Para Dos by Pointe Tango

If ever there were a place for experimentation and innovation, it would be at the Fringe. Audiences have the opportunity to stray outside their usually conscribed boundaries to experience work in a wide variety of genres. Thus it is for me with dance—which, despite my best efforts, continues to elude me.  Have no fear—Para Dos by Pointe Tango is readily accessible, even to a dance neophyte.

Marrying the technical difficulty of ballet’s dancing en pointe with the smoldering sensuality of Argentine tango, Para Dos simmers with passion and precision. Dancers Alexander Richardson (also the choreographer) and partner Erin Scott-Kafadar left Montréal for Buenos Aires and for the past two years have immersed themselves in a rich cultural mosaic. Para Dos is a love letter—to dance and the city.

Inspired by classical music and Spanish-language poetry they have melded these elements into their performance alongside the more fiery rhythms of guitar, accordion and keening violin. Dramatic costumes and lighting take a key role in the visual composition of the show—the startling volume of red fabric as it fans out behind Scott-Kafadar or wraps around her body, the counter point of two dancers highlighted in circles of light, the crisp black and white outfits as the two battle playfully over one chair, the glamour of a sexy gold lamé dress, or bodies outlined in undergarments—each element has been carefully considered in crafting the whole.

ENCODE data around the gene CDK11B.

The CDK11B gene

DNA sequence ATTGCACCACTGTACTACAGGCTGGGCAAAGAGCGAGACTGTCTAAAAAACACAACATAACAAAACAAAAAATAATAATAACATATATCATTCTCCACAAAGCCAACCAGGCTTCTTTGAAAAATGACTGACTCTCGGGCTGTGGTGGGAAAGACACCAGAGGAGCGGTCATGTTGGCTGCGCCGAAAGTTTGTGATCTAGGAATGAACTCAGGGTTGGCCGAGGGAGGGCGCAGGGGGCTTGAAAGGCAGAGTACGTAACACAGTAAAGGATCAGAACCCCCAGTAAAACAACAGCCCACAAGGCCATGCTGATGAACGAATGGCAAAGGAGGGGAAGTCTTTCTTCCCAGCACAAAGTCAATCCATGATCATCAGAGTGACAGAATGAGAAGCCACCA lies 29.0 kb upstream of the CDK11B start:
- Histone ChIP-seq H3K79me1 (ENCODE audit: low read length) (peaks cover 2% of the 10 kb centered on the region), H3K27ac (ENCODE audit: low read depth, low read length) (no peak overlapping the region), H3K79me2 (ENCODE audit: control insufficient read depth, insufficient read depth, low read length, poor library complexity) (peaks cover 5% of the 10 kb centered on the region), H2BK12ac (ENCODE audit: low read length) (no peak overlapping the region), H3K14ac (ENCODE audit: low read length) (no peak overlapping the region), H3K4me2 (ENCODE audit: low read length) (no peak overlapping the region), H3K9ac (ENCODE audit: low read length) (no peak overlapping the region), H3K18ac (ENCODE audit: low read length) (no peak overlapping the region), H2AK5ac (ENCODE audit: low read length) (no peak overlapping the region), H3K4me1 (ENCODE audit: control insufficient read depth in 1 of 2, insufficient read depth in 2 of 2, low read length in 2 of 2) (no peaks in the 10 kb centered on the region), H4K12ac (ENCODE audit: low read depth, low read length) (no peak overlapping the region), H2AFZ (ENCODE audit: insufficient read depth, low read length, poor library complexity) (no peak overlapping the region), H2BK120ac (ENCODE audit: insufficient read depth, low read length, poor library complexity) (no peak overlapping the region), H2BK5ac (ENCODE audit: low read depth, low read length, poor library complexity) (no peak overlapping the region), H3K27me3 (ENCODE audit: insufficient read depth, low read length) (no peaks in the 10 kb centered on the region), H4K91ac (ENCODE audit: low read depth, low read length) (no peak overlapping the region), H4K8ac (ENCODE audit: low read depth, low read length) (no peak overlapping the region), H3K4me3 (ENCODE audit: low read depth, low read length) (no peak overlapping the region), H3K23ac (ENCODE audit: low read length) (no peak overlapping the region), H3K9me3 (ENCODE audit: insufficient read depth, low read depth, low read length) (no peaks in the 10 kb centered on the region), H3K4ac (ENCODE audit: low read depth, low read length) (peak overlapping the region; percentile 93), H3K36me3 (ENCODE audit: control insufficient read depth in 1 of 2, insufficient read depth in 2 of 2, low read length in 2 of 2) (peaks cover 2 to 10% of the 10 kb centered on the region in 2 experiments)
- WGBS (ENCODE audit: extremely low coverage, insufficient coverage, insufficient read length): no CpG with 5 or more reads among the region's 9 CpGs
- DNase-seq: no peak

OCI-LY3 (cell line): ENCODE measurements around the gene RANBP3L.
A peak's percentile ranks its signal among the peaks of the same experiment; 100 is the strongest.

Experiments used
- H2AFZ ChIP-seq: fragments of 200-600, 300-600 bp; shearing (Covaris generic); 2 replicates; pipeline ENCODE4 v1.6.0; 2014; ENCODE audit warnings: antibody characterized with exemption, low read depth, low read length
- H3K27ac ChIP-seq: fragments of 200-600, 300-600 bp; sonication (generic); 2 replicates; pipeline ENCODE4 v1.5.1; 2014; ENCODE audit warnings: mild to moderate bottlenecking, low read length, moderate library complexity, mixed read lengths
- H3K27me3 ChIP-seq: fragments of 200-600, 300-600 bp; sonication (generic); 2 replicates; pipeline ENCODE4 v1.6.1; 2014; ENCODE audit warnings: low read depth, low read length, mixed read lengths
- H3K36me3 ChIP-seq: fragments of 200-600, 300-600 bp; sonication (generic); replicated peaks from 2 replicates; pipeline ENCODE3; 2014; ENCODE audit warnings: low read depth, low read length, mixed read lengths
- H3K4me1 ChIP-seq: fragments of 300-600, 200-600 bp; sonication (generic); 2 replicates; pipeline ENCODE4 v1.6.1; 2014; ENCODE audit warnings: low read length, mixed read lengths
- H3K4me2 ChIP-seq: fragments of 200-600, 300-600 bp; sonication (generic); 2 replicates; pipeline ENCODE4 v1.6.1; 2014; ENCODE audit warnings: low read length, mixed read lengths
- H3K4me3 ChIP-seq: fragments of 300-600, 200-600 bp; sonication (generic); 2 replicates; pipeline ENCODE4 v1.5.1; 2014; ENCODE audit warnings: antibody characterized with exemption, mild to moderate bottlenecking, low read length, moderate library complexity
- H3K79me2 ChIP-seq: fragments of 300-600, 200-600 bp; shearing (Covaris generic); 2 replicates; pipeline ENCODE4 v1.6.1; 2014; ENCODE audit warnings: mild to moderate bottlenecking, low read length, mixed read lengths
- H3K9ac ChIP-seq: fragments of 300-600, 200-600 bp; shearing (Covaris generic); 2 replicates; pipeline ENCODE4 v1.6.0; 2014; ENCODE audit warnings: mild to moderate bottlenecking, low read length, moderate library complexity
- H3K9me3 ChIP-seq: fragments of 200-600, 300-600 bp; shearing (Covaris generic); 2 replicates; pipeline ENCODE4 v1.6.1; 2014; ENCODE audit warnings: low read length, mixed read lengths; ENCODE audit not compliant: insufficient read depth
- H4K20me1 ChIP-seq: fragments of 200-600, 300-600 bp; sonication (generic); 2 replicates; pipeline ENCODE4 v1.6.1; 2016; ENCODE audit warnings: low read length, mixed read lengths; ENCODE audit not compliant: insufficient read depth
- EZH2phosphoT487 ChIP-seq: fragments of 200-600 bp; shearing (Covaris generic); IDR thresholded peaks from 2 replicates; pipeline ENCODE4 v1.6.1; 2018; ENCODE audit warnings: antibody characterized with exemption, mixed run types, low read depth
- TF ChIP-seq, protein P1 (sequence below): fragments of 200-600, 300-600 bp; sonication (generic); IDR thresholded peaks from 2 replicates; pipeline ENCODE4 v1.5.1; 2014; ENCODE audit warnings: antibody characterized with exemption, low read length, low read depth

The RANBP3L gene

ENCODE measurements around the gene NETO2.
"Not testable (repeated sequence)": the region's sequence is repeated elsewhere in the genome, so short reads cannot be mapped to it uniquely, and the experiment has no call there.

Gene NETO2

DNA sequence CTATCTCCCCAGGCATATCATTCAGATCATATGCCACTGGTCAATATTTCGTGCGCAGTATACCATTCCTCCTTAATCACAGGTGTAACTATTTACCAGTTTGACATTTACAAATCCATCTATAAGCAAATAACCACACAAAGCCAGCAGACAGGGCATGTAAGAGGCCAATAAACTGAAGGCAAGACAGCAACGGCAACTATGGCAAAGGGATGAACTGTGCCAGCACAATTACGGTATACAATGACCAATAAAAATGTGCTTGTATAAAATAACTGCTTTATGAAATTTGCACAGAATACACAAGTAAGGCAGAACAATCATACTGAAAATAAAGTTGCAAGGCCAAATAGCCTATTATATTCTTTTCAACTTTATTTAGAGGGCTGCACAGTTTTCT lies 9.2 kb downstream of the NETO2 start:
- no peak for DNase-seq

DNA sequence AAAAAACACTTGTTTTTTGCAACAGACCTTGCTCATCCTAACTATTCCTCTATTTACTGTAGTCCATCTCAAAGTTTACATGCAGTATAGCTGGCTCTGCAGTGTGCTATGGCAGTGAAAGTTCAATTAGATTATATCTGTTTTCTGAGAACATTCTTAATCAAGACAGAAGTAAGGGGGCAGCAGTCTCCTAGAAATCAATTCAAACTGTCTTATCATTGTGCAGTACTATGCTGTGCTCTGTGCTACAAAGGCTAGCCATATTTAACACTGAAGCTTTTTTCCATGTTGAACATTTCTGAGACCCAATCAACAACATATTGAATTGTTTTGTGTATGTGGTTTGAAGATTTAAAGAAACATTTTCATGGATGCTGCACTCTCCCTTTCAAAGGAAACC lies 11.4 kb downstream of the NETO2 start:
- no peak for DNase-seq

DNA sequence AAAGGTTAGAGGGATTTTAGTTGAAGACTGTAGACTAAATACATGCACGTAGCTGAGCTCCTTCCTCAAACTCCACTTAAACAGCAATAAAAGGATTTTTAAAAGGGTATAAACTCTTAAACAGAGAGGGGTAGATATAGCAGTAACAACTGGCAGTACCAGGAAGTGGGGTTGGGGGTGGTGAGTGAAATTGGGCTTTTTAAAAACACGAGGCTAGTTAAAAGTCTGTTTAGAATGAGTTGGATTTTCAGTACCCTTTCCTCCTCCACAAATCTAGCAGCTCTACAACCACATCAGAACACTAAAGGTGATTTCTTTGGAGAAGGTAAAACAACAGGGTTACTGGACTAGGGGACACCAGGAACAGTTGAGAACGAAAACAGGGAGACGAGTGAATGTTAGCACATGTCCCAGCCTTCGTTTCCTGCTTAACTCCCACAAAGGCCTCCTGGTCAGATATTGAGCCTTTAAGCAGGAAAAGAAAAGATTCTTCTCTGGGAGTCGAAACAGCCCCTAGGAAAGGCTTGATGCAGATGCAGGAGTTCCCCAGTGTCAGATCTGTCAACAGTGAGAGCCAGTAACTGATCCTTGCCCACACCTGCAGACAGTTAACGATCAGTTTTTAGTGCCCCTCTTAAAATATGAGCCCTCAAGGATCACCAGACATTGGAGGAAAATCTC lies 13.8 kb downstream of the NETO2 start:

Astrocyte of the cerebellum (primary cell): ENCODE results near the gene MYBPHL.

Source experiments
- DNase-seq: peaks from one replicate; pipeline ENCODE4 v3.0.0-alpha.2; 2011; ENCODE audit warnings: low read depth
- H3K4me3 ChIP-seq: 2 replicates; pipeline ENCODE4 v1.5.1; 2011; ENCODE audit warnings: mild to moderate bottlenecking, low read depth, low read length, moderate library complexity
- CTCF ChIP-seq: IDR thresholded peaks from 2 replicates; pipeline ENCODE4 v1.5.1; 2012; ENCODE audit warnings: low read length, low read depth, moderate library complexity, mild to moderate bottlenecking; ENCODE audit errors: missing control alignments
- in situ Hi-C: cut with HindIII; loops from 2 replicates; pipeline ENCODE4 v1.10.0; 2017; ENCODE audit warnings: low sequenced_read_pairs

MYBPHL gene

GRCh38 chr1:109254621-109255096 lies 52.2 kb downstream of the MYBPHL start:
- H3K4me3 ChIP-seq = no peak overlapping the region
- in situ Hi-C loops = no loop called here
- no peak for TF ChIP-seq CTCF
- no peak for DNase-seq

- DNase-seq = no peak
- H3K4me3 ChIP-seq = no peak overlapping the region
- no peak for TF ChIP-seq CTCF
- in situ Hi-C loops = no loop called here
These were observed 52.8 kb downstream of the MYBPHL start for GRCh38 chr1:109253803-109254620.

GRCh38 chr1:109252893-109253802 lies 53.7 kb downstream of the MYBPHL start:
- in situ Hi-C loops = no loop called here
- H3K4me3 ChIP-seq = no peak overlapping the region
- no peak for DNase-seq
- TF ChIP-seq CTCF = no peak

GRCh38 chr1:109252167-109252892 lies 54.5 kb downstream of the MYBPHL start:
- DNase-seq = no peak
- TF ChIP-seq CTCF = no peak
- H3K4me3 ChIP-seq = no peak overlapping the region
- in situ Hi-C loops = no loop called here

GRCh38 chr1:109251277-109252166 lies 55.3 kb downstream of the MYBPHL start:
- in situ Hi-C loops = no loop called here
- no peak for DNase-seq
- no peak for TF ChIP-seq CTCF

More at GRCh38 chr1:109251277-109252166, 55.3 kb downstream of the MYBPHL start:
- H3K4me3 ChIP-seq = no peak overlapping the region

Gasps echoed around the Metro Theatre at the sheer daring and acrobatics of lifts—swiftly resolved in a lingering embrace as Scott-Kafadar is held aloft by one hand to then drop suddenly, swiftly and tenderly into Richardson’s arms—a profound visual metaphor for the power of love, danced to a slow rendition of Wicked Game.

Audiences were encouraged to cheer and express their appreciation throughout—and did, finishing in a rousing bout of prolonged applause and standing ovation for the audacity and vision of these accomplished dancers. Para Dos deserves to be appreciated by anyone with a love of polish and expertise.